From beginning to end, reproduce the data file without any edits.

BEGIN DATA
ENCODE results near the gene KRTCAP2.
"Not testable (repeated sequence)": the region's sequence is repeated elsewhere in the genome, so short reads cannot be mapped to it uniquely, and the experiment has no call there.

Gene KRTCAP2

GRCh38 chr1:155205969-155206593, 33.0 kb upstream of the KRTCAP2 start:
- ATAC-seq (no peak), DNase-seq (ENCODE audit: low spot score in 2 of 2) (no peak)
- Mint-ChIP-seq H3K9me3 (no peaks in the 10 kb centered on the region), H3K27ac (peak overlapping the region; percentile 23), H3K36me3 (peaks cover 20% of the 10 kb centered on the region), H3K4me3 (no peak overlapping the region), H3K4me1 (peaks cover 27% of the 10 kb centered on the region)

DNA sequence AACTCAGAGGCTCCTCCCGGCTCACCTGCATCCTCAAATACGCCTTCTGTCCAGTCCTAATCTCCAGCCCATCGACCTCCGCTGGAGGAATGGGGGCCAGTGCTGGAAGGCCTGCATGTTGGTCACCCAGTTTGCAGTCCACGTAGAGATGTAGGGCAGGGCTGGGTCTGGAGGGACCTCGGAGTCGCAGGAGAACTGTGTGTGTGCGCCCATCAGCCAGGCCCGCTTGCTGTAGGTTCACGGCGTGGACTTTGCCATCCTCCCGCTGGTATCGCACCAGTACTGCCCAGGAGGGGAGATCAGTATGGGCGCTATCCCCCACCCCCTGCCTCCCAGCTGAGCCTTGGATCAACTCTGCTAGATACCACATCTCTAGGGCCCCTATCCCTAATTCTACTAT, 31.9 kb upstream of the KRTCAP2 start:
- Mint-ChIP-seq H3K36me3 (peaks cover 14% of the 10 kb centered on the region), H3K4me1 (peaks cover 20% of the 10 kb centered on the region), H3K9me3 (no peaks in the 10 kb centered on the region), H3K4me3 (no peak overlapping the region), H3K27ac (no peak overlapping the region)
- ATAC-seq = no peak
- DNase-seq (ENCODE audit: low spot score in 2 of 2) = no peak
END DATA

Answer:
ENCODE results near the gene KRTCAP2.
"Not testable (repeated sequence)": the region's sequence is repeated elsewhere in the genome, so short reads cannot be mapped to it uniquely, and the experiment has no call there.

Gene KRTCAP2

GRCh38 chr1:155205969-155206593, 33.0 kb upstream of the KRTCAP2 start:
- ATAC-seq (no peak), DNase-seq (ENCODE audit: low spot score in 2 of 2) (no peak)
- Mint-ChIP-seq H3K9me3 (no peaks in the 10 kb centered on the region), H3K27ac (peak overlapping the region; percentile 23), H3K36me3 (peaks cover 20% of the 10 kb centered on the region), H3K4me3 (no peak overlapping the region), H3K4me1 (peaks cover 27% of the 10 kb centered on the region)

DNA sequence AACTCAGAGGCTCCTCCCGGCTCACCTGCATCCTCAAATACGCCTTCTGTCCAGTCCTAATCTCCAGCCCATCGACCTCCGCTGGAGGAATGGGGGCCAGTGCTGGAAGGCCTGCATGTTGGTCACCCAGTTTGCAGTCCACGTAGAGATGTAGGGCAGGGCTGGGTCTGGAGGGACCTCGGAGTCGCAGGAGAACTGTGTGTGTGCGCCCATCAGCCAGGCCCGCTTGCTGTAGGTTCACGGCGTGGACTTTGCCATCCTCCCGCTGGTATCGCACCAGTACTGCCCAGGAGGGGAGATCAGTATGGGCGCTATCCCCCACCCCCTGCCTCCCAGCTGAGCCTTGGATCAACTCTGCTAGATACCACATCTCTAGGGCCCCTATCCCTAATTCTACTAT, 31.9 kb upstream of the KRTCAP2 start:
- Mint-ChIP-seq H3K36me3 (peaks cover 14% of the 10 kb centered on the region), H3K4me1 (peaks cover 20% of the 10 kb centered on the region), H3K9me3 (no peaks in the 10 kb centered on the region), H3K4me3 (no peak overlapping the region), H3K27ac (no peak overlapping the region)
- ATAC-seq = no peak
- DNase-seq (ENCODE audit: low spot score in 2 of 2) = no peak